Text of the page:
Unfortunately, the K-12 education system currently does a poor to middling job of teaching financial literacy to students. As a result, the responsibility largely falls on parents, so it is helpful to review some tips and guidelines to help teach children the importance of being financially knowledgeable.
Does anybody doubt the importance of teaching their children about money matters? Probably not, right? Talk to a 25-year-old and they will tell you how they wish they were taught about personal finances in school. However, 62% of parents are “somewhat” or “very” reluctant to discuss finances with their children. Why the reluctance? We’re not sure, but let’s stay positive and explore ways to improve the situation. This month, we will focus on the early age groups.
Money buys things. This is the most fundamental financial concept a young child needs to learn. Most things aren’t free. Toys, food, amusement parks. These things cost money. And while the concept of exchanging money for things might seem simple, remember this: in 2022 many transactions are digital and not made with hard currency. This makes it even more vital to teach the concept to children. Swiping a card or pushing a button is the same as handing over bills or coins, even if the transaction feels different.
Money is earned by working. Money doesn’t just magically appear. Money is earned by working. Talk about your job with your kids. Using jobs they recognize, like firefighters or teachers, can also help them understand how jobs earn people money.
You might not get everything you want. Delayed gratification is hard enough for adults. Now imagine being a little kid and not getting what you want immediately. Talk about how hard work is required to buy certain items, and sometimes that takes a long time. Focus on the positive—“The more patient you are, the more you’ll appreciate it once you get it”.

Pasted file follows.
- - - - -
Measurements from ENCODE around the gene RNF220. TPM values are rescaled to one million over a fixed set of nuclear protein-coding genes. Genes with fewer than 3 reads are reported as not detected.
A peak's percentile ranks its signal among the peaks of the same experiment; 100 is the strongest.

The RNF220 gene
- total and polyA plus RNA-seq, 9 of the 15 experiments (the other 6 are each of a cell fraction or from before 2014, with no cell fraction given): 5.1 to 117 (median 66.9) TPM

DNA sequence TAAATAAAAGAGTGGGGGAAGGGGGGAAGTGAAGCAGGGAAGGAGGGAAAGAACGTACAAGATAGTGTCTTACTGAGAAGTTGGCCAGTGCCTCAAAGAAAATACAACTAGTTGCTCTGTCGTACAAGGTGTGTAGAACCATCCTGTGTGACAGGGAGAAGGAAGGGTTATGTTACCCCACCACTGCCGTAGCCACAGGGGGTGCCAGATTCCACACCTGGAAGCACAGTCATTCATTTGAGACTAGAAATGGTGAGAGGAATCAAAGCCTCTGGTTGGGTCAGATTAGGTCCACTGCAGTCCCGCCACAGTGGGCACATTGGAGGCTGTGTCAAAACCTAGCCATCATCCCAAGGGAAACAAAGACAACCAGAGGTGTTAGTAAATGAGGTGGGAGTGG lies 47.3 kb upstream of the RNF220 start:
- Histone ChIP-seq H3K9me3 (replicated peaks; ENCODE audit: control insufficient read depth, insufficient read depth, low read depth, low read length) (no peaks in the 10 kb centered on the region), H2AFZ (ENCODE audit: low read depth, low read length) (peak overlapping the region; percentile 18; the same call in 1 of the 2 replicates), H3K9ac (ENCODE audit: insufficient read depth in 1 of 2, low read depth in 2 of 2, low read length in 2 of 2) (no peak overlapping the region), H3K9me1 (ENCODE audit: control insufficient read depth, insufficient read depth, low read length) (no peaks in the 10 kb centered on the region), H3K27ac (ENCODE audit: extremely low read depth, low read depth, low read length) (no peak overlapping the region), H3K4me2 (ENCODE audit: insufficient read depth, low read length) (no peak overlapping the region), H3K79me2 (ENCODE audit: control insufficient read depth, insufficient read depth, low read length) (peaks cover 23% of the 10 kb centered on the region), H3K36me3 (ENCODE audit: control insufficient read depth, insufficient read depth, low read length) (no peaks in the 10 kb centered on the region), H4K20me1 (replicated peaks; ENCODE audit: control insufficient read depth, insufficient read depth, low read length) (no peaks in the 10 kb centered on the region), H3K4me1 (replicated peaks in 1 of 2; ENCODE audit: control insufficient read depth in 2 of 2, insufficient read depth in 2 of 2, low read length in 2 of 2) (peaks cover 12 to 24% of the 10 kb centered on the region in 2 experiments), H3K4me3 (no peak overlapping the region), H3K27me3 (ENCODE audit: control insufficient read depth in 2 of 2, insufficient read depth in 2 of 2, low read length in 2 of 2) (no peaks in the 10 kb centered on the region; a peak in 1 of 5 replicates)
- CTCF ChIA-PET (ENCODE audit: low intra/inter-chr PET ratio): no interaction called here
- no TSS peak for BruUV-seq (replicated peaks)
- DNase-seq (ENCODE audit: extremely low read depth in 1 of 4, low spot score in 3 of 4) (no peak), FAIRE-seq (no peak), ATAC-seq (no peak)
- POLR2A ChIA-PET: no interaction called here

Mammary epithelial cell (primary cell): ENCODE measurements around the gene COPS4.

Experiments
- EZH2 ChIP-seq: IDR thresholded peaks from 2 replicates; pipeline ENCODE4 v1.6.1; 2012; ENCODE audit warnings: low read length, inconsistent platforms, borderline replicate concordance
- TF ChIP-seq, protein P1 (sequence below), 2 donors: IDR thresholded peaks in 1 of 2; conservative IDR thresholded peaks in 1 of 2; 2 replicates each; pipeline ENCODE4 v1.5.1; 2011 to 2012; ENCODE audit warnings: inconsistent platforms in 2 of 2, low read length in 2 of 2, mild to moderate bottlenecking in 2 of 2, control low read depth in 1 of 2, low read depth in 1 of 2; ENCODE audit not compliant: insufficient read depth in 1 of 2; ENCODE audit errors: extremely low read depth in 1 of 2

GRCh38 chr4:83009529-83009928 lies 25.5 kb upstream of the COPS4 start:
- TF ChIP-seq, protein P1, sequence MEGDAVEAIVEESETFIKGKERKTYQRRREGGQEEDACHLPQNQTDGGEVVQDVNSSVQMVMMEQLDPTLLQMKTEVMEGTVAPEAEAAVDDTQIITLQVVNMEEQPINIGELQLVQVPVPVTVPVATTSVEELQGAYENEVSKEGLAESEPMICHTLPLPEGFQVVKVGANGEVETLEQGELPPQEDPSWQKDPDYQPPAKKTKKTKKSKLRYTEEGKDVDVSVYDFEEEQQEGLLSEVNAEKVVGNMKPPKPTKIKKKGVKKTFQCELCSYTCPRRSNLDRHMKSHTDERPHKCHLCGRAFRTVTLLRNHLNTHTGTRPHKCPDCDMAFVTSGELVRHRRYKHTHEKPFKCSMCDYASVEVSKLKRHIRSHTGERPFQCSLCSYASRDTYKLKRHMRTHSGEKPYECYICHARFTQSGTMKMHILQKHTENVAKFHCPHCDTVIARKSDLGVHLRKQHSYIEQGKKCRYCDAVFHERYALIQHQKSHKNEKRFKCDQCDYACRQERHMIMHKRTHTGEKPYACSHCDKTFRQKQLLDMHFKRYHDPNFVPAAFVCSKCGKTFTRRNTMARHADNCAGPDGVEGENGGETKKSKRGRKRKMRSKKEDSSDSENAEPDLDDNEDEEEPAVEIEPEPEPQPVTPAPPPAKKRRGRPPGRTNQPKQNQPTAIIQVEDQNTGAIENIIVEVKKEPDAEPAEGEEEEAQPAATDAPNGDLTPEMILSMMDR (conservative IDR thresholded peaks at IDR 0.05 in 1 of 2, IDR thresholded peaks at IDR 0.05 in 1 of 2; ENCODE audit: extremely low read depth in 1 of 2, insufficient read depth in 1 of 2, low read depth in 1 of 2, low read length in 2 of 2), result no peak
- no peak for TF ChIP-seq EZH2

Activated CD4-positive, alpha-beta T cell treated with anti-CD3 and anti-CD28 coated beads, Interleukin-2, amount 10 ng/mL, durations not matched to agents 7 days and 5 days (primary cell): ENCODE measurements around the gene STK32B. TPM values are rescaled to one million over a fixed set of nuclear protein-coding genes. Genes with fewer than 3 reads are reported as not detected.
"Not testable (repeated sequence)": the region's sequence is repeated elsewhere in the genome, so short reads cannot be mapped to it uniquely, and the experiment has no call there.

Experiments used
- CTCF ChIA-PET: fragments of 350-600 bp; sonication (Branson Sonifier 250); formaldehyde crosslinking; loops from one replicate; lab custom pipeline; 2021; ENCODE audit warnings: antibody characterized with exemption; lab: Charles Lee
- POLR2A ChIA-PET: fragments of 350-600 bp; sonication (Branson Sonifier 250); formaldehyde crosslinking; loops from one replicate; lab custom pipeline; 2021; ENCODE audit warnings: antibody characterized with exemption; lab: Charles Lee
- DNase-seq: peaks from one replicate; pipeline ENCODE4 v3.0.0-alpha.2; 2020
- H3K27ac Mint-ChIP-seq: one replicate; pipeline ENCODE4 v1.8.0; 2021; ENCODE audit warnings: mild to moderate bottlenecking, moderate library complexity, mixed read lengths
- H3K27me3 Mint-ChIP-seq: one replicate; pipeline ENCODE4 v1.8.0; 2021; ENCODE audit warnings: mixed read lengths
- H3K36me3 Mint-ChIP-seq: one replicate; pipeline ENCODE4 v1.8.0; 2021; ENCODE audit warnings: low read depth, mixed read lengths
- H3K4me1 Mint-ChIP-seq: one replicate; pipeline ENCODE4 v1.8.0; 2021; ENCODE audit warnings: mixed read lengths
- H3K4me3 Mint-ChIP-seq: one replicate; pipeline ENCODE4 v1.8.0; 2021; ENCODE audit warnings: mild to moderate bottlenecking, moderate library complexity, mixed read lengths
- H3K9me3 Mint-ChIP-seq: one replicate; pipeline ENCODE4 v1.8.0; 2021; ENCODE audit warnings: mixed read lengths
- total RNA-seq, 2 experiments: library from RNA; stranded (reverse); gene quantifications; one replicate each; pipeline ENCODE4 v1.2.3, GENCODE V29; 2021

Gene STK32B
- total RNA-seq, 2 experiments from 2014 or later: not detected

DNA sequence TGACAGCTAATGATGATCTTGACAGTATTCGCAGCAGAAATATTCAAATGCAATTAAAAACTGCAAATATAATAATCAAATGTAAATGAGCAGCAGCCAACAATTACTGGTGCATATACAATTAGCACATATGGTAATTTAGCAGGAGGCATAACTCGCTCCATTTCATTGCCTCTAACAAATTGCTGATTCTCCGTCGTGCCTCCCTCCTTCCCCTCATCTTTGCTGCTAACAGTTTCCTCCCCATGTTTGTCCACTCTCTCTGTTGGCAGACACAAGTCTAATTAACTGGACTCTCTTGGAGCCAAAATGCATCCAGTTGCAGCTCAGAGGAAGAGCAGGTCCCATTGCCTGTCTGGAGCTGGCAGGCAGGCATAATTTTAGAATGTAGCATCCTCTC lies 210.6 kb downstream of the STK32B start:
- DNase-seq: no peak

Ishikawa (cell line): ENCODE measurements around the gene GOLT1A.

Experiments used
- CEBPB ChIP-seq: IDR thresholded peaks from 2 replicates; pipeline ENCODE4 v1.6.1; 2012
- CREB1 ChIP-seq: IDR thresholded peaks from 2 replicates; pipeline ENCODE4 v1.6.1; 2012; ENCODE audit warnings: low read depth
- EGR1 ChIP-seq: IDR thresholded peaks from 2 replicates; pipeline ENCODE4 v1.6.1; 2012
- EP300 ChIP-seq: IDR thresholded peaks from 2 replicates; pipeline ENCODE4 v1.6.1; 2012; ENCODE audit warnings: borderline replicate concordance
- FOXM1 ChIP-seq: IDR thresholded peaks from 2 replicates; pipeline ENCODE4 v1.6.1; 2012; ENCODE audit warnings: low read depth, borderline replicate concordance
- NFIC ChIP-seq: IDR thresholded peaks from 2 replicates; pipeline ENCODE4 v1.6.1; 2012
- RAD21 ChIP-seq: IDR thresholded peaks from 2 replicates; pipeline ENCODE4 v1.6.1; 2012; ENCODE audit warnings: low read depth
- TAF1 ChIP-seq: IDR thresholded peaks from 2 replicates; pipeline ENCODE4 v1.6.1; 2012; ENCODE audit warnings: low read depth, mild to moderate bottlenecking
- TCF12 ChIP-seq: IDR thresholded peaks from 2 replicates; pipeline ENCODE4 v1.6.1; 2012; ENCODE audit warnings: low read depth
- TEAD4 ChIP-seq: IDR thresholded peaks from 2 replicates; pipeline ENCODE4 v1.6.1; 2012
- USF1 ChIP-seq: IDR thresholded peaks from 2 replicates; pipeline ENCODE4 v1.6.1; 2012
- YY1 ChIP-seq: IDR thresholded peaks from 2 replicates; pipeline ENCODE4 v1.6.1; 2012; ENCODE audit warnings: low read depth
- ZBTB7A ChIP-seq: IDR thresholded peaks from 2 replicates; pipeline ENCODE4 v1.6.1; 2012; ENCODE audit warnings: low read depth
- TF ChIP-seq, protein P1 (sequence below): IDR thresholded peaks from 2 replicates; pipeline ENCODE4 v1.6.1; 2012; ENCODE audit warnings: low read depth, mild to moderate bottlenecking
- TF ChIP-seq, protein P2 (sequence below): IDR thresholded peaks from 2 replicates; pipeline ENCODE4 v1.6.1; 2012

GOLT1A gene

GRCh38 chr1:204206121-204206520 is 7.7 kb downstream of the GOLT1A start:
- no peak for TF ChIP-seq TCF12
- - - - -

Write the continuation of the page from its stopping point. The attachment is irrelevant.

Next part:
The difference between necessities and luxuries. As kids grow, they will hopefully become more discerning with the things they want. They develop hobbies and interests, and often times these cost money. But most of the things they want are luxuries, not necessities. A 3-year-old thinks their iPad comes from the iPad fairy and the carton of chocolate milk was created in the refrigerator. An 8-year-old should know that both items cost money, both items were created through the hard work of others, and one item is a luxury and the other is a necessity.
Trade-offs exist. Do you want groceries or a new videogame? Kids need to know that you sometimes cannot have both, and tough choices need to be made.
Compare prices. We are lucky enough to live in an era with an extraordinary variety of goods and services, so teach your children to compare prices of the items they want. And with online shopping, it’s easier than ever.
With younger children, start with the basics. The value of a dollar. The value of hard work. The value of delayed gratification. We suspect that many parents don’t teach financial literacy to their kids because it reveals the parents’ own anxiety about money. Or they feel as if teaching young kids about money might diminish their kids’ care-free childhood and don’t want their kids to grow up too fast. These are perfectly reasonable concerns but shouldn’t sacrifice the teaching of vital financial knowledge. Money matters are important to teach but can be taught in a positive way. Next month, we’ll explore how older children can be raised to be financially literate.
Multnomah Group is a registered investment adviser, registered with the Securities and Exchange Commission. Any information contained herein or on Multnomah Group’s website is provided for educational purposes only and does not intend to make an offer or solicitation for the sale or purchase of any specific securities, investments, or investment strategies. Investments involve risk and, unless otherwise stated, are not guaranteed. Multnomah Group does not provide legal or tax advice.